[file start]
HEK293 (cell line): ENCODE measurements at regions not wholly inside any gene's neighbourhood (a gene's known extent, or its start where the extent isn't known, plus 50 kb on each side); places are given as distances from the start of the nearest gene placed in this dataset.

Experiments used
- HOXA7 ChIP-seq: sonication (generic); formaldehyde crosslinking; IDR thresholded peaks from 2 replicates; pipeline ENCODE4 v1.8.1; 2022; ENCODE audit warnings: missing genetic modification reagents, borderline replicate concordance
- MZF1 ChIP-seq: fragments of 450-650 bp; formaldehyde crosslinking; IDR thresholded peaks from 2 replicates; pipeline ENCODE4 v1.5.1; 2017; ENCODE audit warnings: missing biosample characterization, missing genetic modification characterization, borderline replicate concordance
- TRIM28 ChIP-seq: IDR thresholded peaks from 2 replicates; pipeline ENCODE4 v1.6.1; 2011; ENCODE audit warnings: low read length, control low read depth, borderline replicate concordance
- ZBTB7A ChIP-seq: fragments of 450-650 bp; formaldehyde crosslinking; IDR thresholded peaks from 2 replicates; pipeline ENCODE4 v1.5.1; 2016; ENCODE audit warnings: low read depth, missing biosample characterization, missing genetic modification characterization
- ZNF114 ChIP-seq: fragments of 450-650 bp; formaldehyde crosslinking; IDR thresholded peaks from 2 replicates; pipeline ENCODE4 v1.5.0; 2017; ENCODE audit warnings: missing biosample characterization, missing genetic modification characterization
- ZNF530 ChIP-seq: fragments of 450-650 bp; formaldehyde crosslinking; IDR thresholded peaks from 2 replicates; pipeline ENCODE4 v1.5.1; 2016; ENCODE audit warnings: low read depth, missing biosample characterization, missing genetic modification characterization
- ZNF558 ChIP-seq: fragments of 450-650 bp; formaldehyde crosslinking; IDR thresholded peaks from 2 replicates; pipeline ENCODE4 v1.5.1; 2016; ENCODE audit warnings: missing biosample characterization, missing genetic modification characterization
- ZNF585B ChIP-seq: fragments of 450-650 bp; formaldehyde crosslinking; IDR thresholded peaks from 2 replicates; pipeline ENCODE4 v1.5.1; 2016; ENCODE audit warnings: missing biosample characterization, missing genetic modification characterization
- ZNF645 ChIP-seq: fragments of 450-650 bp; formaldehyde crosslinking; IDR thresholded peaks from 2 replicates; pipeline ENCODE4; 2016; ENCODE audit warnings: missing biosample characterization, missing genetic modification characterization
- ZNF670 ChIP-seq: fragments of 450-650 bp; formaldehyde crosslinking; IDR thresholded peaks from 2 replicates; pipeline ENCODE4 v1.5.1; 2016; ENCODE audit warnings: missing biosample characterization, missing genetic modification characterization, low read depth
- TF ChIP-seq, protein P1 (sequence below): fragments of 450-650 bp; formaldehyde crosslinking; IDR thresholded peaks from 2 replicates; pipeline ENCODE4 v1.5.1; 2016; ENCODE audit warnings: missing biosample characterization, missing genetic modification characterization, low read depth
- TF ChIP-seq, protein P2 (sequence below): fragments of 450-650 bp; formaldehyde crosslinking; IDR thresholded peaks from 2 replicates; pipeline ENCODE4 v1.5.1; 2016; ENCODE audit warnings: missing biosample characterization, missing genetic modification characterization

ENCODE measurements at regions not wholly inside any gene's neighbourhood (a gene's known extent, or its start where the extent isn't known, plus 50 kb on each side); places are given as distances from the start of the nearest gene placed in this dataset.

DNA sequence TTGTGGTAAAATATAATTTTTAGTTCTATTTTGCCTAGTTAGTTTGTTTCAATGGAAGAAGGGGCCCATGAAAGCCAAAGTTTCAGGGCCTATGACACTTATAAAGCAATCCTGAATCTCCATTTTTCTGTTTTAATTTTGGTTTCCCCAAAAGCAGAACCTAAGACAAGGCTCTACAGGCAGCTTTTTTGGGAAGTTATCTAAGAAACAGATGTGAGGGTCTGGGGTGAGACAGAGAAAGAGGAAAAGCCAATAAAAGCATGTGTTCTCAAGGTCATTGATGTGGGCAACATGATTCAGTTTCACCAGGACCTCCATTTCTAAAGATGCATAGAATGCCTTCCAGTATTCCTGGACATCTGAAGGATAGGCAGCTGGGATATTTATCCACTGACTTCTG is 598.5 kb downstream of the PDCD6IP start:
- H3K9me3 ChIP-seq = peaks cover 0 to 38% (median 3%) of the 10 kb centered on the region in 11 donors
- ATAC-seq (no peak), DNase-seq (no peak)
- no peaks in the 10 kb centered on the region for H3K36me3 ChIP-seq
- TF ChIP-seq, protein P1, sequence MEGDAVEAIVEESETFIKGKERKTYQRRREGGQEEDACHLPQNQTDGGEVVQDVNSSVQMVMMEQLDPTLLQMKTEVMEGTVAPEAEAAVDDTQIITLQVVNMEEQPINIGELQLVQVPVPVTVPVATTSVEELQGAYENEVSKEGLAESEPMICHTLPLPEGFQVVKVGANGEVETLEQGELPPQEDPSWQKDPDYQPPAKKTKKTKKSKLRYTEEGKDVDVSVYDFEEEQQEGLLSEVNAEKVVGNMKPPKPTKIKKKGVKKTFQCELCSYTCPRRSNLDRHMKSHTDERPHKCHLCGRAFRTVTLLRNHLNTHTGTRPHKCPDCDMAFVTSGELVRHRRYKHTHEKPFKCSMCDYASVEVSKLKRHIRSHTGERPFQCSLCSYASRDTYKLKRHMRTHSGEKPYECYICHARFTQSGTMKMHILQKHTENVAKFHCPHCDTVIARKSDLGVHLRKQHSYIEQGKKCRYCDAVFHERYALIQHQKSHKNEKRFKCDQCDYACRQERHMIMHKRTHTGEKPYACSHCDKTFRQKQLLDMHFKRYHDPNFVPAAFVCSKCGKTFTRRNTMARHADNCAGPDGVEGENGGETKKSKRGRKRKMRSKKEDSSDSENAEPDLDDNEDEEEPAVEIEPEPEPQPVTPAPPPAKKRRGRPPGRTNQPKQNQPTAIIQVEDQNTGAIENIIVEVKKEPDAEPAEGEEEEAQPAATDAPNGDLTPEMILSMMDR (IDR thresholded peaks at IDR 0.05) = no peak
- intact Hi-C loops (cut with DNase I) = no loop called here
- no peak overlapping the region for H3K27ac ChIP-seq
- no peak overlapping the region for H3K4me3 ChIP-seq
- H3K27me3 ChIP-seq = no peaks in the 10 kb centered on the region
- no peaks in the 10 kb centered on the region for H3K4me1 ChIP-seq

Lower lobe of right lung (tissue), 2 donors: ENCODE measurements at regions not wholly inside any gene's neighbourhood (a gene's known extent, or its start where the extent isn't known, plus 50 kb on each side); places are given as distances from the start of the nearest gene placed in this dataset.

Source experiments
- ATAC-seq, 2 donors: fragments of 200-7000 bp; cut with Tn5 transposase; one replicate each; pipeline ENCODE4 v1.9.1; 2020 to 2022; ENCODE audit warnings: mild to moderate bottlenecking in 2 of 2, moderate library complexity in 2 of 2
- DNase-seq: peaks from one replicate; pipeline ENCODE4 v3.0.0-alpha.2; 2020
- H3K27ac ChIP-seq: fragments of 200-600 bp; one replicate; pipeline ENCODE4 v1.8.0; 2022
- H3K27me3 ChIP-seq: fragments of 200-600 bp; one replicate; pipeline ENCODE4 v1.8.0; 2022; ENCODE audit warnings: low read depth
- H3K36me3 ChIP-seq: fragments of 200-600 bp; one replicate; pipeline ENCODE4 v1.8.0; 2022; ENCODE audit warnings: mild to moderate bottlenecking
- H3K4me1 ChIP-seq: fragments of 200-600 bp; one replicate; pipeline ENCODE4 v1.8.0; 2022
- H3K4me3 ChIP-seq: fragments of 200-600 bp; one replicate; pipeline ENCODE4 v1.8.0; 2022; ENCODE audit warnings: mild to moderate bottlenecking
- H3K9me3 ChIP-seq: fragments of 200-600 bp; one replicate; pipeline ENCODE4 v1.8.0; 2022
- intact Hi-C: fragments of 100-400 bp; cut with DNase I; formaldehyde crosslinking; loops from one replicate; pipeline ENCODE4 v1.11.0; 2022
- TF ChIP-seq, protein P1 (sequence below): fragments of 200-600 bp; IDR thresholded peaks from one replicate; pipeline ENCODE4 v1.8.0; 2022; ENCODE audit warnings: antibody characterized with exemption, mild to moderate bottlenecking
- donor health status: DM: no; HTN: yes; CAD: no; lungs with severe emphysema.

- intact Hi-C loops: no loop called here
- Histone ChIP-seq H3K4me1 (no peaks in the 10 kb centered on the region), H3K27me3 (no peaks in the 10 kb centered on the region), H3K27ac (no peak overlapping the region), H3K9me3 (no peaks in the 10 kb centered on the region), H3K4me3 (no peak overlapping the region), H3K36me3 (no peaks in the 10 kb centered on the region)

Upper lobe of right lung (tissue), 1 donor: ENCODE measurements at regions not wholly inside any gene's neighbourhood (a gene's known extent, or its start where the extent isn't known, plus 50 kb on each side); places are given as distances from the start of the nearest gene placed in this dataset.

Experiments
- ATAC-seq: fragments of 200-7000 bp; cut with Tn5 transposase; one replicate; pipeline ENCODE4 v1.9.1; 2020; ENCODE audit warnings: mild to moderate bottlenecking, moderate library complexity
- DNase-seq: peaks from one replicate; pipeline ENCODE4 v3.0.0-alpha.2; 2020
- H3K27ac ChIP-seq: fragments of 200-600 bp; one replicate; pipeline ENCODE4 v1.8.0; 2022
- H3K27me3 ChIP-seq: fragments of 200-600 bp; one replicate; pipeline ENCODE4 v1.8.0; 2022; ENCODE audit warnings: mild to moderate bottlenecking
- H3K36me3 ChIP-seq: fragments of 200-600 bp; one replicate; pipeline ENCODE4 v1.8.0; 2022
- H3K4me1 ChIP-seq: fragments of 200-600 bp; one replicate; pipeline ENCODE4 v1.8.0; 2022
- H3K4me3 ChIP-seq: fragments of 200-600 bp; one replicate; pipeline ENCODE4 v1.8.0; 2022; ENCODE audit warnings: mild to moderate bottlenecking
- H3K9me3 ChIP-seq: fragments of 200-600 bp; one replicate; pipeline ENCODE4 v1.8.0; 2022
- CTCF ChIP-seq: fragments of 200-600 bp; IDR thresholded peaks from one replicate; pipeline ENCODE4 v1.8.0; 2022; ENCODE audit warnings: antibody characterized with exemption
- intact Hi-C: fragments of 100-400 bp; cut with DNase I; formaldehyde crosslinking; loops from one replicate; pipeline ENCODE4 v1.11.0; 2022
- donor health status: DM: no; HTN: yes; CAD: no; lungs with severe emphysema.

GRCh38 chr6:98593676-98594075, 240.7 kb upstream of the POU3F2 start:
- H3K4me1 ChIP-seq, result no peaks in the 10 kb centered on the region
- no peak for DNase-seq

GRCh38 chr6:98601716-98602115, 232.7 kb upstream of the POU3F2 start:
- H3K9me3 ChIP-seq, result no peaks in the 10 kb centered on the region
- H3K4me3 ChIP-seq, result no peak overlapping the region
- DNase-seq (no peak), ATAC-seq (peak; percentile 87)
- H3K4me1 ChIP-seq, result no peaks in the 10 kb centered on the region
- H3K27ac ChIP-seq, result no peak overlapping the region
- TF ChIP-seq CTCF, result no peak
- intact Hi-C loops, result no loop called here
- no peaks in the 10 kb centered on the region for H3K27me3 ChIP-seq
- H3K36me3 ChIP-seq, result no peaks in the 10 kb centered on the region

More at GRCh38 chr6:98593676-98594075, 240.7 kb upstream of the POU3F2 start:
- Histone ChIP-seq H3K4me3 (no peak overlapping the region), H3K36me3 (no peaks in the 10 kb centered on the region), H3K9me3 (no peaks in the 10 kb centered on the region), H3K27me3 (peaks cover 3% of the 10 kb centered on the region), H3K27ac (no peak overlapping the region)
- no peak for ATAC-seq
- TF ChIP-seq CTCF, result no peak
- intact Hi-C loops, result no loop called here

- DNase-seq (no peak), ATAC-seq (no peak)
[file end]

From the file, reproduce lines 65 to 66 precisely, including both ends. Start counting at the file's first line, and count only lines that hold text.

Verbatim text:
- no peaks in the 10 kb centered on the region for H3K27me3 ChIP-seq
- H3K36me3 ChIP-seq, result no peaks in the 10 kb centered on the region